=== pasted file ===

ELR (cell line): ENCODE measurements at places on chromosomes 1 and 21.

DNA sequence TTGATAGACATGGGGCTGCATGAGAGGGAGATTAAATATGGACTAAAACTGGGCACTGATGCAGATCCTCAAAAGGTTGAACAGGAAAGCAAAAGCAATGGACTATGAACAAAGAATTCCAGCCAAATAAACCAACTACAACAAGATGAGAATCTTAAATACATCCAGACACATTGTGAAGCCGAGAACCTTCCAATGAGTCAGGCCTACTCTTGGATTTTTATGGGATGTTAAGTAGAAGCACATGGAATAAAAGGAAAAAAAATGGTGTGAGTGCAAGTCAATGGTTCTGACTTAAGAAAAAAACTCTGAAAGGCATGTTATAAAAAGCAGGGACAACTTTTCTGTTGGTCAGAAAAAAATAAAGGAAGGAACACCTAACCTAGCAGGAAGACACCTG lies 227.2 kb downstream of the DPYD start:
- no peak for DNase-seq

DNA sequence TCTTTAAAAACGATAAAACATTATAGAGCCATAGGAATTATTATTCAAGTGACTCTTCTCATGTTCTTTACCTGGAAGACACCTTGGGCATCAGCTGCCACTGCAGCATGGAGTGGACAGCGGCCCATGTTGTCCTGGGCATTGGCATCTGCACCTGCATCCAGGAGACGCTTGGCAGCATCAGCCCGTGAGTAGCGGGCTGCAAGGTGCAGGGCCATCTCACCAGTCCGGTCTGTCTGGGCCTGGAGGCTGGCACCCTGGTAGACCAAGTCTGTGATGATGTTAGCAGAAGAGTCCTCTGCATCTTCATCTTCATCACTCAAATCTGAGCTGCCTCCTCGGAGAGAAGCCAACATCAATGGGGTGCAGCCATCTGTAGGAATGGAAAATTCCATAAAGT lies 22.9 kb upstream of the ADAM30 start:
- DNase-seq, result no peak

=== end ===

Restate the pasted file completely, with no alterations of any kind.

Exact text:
ELR (cell line): ENCODE measurements at places on chromosomes 1 and 21.

DNA sequence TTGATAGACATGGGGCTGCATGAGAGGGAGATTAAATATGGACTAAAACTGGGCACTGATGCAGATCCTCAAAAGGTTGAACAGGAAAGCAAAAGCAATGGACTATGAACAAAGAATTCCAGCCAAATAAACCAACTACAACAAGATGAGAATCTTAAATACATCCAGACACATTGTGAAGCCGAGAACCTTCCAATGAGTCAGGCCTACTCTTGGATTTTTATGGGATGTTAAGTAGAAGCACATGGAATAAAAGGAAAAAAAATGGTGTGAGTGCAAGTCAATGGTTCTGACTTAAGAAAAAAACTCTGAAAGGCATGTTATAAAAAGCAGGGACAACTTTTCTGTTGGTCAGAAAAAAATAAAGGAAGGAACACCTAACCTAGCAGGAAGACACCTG lies 227.2 kb downstream of the DPYD start:
- no peak for DNase-seq

DNA sequence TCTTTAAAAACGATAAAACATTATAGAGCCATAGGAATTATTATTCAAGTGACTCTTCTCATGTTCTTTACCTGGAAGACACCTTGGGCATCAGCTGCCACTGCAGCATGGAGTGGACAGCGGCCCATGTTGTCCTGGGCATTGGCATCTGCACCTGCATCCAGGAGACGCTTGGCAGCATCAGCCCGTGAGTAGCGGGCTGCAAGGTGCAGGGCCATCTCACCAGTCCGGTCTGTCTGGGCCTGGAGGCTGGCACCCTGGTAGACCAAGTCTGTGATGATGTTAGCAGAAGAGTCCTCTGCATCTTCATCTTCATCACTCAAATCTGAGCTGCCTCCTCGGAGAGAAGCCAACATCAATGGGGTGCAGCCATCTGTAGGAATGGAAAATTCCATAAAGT lies 22.9 kb upstream of the ADAM30 start:
- DNase-seq, result no peak